So what can you do?
The first thing to do is make sure you use both open and closed card sorting. Open card sorting lets participants choose their own category names – that lets you know how they classify items, which gives you a stronger idea of the website navigation should be organised. If you’re just using closed sorting, then you’re forcing your subjects to use classifications they may not agree with.
The second thing you could try is the modified Delphi method. With this technique, you ask the first subject to carry out a standard open card sort. Then you allow subsequent subjects to modify the test. They can do anything they want – including renaming categories, or moving cards. They can even scrap the whole thing and start again. This process continues until you arrive at a stage where only minor changes are being made.
By opening out your early IA tests, you reduce the risk of moving to the next stage of the process with a suboptimal result.
4 – Skipping tree testing
Your card sorting tests have let you develop what looks like the perfect navigation structure. But that doesn’t mean you’re ready to start creating wireframes.
Card testing is a great way of developing a potential site structure, but that structure is presented to potential users in an artificial way. Subjects in card tests get to see all the potential options at once, whereas visitors to a website first see a collapsed navigation.
This raises the possibility that what seems like a logical structure when all information is available, may fail when some of that information is taken away.
Use tree testing (sometimes referred to as reverse card testing) to confirm (and if necessary refine) your card testing results.
5 – Testing the wrong number of people
How many people should be involved in an IA test? If you said 20-30, you’re either used to running big projects with big budgets, or you’re actually wasting money. Research by Jakob Nielsen shows the optimal number of subjects for card testing to be 15.
Any less than that, and you won’t get useful results. Any more than that and you’ll be expanding more resources for diminishing returns. The only exception is if you’re working on a big project with a big budget, then you can use up to 30 participants.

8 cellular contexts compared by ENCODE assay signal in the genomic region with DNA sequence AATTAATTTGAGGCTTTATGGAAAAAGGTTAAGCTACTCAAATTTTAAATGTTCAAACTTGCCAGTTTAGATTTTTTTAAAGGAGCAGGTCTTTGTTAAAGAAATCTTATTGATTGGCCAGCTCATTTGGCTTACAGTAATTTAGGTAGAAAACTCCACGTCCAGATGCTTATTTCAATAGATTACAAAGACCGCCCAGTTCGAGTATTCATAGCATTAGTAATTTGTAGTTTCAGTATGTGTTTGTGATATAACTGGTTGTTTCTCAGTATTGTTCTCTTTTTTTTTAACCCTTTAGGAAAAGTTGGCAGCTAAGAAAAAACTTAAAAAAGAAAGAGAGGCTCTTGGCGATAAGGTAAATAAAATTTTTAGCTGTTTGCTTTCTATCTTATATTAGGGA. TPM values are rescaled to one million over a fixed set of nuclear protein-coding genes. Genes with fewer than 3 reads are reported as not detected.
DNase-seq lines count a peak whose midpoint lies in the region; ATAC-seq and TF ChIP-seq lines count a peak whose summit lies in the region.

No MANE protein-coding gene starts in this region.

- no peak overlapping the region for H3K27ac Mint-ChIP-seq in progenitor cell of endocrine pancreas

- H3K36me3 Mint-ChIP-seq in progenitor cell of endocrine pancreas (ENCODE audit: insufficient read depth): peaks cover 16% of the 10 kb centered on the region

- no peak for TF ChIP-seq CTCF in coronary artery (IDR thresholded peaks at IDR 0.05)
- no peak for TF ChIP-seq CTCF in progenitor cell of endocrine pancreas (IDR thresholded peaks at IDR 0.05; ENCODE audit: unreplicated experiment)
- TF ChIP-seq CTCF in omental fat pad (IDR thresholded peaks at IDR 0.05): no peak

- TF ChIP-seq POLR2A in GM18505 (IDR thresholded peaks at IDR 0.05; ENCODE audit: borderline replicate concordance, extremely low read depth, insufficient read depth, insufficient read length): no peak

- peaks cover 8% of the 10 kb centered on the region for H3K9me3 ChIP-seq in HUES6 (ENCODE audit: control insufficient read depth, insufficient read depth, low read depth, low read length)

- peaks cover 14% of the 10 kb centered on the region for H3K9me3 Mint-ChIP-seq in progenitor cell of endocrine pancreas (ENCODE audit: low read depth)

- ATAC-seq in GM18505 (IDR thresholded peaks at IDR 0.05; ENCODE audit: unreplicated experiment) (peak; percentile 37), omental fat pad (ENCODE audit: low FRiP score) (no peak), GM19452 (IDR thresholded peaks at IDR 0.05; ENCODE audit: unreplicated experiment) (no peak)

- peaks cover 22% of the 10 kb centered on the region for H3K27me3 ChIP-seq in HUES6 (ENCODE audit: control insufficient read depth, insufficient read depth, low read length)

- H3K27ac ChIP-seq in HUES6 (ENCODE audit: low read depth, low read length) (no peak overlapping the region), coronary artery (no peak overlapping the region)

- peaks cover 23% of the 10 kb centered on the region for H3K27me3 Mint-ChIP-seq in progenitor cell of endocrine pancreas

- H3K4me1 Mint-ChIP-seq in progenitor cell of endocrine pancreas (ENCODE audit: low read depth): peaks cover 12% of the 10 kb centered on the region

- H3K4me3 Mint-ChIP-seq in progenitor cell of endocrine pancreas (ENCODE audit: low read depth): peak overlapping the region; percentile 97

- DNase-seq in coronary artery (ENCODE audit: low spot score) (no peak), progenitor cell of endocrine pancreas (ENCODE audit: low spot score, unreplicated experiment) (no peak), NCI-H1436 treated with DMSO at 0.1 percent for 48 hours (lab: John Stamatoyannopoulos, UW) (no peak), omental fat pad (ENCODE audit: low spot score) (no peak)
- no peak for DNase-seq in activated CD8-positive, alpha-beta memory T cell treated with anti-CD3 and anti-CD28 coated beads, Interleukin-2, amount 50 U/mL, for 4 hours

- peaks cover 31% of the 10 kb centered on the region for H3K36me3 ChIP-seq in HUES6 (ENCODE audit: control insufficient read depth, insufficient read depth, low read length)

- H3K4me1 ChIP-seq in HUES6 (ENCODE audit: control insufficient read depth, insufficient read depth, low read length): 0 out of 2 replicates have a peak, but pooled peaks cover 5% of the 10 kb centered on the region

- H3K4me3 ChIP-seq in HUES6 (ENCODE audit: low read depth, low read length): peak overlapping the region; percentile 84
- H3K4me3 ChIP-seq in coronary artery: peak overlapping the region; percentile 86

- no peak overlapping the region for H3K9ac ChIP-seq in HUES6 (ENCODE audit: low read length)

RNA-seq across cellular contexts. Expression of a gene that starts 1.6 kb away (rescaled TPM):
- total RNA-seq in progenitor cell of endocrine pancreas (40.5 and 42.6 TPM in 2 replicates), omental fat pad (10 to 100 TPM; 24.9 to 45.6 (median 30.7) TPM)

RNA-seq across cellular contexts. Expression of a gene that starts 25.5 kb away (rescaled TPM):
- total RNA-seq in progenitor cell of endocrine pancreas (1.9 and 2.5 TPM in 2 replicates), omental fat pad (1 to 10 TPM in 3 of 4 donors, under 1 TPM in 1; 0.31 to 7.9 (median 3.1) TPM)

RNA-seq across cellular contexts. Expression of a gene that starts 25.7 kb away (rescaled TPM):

6 – Hiding away your most persuasive data
You carry out your card tests and tree tests, you sift through your results, you build some wireframes based on your findings to your clients and… They still think their idea is better.
What’s gone wrong?
Well, even though you know your testing is thorough and reflects the views of potential users, you still need to prove it to your client.
Test results on their own do nothing to convince someone that their gut feeling is wrong. So instead of presenting your clients with the end results of your testing and nothing more, show them the process that led to that conclusion.
In the case of IA testing, you’ll want to video your subjects wherever possible (and with permission, of course.) Ask them to explain why they made the choices they did.
If your client can understand how their potential site users (and hence customers) have driven the design choices you’ve made, you’ll find it easier to convince them you’ve got things right.
Of course, videoing candidates brings its own problems – if you’re guerrilla testing it’s not always easy to find a quiet place to record someone’s thoughts. And if you’re paying your subjects for their time, then asking questions will take more time and hence cost you more money.
Overall though, the benefits of videoed responses outweigh the downside.
Although there’s no such thing as a perfect usability test, everything we’ve looked at here will help you make improvements to your IA testing.
That means you’ll be able to create wireframes and mockups with even greater confidence.
We’ll look at how you can improve the tests you run at that stage of the design process in a future post.